Defend the cause
of the children of the needy
while the sun endures and the rain falls.
May peace abound till the moon be no more!
May all nations serve the poor and weak —
precious is their blood all the day!
There be abundance in the land —
people blossom, blessed in
God who does wondrous things.
According to James Boyce’s Commentary, Matthew 24:36-44 is ripe for misunderstanding, especially if taken out of context to the whole gospel. He reminds us of the “amazing promises which frame” the book of Matthew, such as “they shall name him Emmanuel, which means God is with us (1:23) and that “He will be with you always, to the end of the age” (28:20).
Much better than the scare tactics of the Rapture, or the arrogance of thinking one can “know” the actual day and time of the coming.
I especially like Mr. Boyce’s question to the reader: “How do you prepare for a promise? Promises by their very nature always come as a surprise . . . Such promises call us to watch . . . for what is already taking place in our midst . . . [and to not] be lulled to sleep in the seeming sameness or disappointing news of the world around us.”
Good advice — especially now. Watch for the helpers. Be a helper. Small acts lead to great things. What we focus on grows. That’s a hopeful thing to consider.
Erasure poem created by Shannon M. Blood, 12.4.19.
Based on Susan Eastman’s 12.2.07 article Commentary on Romans 13: 11-14.
Once upon a time there was a “we”
because all small children do this: they seek
with probing fingers and ears not yet deafened by the
thunder of outside voices mighty
in their judgments and seen as the Great I Am, as a God
who holds “their” unknown future in
the palm of a stern hand with the
folds and creases plotting a most
dodgy and unlikely
journey to tomorrow, to places
where there yet be dragons that only He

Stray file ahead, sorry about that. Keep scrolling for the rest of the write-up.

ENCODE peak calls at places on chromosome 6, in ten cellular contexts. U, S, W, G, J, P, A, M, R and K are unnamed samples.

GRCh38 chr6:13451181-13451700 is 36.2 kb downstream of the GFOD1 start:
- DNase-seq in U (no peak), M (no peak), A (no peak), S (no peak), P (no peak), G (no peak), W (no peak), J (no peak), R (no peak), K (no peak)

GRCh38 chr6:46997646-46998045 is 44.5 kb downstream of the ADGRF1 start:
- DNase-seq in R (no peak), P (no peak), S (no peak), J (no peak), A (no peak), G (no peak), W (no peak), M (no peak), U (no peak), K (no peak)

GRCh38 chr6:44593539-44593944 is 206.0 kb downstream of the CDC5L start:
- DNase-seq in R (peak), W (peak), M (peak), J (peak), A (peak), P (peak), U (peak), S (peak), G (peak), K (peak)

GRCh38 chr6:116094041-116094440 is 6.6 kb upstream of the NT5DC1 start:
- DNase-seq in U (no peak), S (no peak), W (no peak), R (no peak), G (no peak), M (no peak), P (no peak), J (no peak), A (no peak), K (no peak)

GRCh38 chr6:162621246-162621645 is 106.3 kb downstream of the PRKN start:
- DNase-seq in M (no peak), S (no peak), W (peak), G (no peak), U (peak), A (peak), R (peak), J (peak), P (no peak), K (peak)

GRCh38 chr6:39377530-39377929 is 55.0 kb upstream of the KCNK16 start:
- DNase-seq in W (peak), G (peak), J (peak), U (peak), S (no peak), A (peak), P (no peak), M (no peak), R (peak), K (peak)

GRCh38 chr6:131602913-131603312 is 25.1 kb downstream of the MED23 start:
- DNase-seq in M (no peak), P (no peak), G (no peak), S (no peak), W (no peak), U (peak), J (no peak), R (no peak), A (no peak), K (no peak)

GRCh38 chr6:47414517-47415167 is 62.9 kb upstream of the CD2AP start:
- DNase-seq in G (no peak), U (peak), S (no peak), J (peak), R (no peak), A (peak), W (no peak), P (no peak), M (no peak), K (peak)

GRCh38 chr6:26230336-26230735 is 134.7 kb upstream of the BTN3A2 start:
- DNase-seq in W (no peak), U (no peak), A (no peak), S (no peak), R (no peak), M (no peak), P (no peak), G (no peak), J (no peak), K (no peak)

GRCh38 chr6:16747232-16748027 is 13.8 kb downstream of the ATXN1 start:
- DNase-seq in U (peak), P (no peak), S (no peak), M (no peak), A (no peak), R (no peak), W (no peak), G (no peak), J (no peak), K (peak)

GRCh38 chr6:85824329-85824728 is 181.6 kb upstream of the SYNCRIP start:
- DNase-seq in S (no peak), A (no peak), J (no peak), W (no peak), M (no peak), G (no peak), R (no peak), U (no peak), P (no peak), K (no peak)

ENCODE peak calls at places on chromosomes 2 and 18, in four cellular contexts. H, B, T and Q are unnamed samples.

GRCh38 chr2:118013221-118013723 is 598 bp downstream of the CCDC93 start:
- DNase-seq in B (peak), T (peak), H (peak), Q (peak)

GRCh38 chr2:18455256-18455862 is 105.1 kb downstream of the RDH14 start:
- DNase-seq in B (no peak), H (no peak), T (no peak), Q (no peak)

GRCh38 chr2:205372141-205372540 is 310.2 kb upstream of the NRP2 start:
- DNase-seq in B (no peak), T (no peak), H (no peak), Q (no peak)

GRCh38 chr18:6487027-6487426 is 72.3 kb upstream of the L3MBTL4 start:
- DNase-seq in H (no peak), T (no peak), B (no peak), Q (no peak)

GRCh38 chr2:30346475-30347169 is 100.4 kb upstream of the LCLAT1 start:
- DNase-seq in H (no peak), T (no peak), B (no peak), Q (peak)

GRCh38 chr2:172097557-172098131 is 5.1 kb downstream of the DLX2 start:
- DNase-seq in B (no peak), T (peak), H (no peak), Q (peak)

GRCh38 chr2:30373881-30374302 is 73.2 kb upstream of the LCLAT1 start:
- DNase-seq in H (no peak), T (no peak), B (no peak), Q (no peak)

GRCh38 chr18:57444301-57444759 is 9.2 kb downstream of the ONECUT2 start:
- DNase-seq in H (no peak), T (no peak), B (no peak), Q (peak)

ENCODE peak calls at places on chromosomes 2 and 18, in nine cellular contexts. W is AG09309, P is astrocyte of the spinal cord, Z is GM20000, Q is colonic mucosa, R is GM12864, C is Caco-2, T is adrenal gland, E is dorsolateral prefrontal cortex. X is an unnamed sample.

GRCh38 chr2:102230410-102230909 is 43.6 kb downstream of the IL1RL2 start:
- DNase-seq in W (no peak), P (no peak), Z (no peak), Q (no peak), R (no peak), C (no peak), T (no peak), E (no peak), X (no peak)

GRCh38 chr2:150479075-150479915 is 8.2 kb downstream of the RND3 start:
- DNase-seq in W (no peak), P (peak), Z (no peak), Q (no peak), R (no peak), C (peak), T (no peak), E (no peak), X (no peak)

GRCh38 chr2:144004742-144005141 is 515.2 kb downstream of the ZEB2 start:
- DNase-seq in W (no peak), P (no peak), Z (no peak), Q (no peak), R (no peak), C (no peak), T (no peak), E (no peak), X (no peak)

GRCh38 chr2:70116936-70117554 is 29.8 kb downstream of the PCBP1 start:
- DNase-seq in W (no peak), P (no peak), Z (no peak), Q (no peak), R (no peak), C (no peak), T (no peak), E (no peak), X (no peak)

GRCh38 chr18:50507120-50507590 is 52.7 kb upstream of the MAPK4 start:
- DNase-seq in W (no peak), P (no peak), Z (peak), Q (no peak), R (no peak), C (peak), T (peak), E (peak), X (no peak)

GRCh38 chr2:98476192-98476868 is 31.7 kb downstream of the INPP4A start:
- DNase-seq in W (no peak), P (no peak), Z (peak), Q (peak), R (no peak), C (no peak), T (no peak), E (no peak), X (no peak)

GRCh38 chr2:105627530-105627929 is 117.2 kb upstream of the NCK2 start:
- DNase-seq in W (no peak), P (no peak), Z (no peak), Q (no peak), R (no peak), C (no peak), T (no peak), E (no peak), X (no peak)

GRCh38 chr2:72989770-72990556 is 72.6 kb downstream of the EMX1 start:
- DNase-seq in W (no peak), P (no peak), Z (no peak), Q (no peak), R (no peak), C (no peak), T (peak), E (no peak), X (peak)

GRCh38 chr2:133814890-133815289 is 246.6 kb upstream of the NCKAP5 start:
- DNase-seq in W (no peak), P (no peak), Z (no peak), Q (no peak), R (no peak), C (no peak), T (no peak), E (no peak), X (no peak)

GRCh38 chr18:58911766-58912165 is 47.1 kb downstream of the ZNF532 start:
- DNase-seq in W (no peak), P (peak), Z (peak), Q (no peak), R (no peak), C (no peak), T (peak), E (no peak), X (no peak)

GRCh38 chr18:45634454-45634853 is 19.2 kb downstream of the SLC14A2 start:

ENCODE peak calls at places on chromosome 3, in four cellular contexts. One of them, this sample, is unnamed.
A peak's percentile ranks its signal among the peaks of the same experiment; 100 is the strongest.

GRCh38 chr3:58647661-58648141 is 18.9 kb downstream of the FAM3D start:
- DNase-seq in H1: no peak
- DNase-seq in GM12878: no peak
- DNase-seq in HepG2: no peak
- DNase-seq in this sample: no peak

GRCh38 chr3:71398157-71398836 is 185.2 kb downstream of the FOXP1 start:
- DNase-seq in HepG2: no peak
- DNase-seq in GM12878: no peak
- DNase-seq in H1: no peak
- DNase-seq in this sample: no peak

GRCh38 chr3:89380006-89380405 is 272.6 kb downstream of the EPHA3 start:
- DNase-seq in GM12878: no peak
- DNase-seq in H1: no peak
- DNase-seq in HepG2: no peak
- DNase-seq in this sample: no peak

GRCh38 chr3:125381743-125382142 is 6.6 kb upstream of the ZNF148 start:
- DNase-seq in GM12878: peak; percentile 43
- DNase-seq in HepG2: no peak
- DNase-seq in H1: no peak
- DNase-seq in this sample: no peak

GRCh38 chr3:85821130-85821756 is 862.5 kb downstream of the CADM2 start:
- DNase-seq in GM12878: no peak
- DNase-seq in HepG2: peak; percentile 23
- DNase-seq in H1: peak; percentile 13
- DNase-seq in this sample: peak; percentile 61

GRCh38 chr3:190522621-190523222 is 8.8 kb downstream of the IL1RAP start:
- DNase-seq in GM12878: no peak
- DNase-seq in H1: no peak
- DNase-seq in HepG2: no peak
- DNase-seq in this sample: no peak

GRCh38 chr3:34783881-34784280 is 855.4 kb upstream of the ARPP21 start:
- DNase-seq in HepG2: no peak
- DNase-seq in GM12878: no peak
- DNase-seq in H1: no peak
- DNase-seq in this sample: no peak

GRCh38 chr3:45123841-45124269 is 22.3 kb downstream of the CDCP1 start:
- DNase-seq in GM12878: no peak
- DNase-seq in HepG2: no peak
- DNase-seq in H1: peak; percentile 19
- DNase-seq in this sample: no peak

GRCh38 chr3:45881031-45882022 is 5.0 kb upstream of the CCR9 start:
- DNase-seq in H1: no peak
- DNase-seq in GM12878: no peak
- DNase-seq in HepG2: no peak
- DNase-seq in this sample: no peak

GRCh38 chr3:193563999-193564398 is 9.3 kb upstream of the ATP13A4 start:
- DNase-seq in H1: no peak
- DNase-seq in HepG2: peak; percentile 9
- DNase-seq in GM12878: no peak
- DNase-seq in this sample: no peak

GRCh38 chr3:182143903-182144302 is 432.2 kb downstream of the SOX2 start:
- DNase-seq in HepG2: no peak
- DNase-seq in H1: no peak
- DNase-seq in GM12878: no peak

can see ahead. It begs the question: will
we ever trust what life can teach
about the power of “us?”
Only together can meaning be made of His
twisty words and paradoxical ways,
bent by man over a thousand years’ study. So
the solitary “I” we are now must take that
first hesitant step towards a greater “we.”
With hand clasping hand, may
we marvel at the wonder of each other. Let us walk
fearlessly along mountain trails in
pursuit of hope and peace, in the understanding that His
words will lead us along many promised paths.
There’s nothing I like more than hiking in the autumn; the sound of leaves crunching underfoot, the shift, movement and calls of migrating critters, and the smells. Autumn has its own fascinating, fresh smell — and it’s particularly poignant in the northeast. For years I kept a small pillow filled with balsam fir needles until the smell finally wore away for good. Over the next few months, I realized how much I missed that comforting smell. And then while hiking in the Appalachians, I found its source. With fingers crossed, I checked a local gift store for a new scented pillow, and snagged the last one. Lucky me! And then read the insert on the healing properties of balsam fir, and realized just why I had clung to that scented pillow for so many years. With great delight, I brought the new aromatic pillow home with me and breathe deeply in of its restorative grace.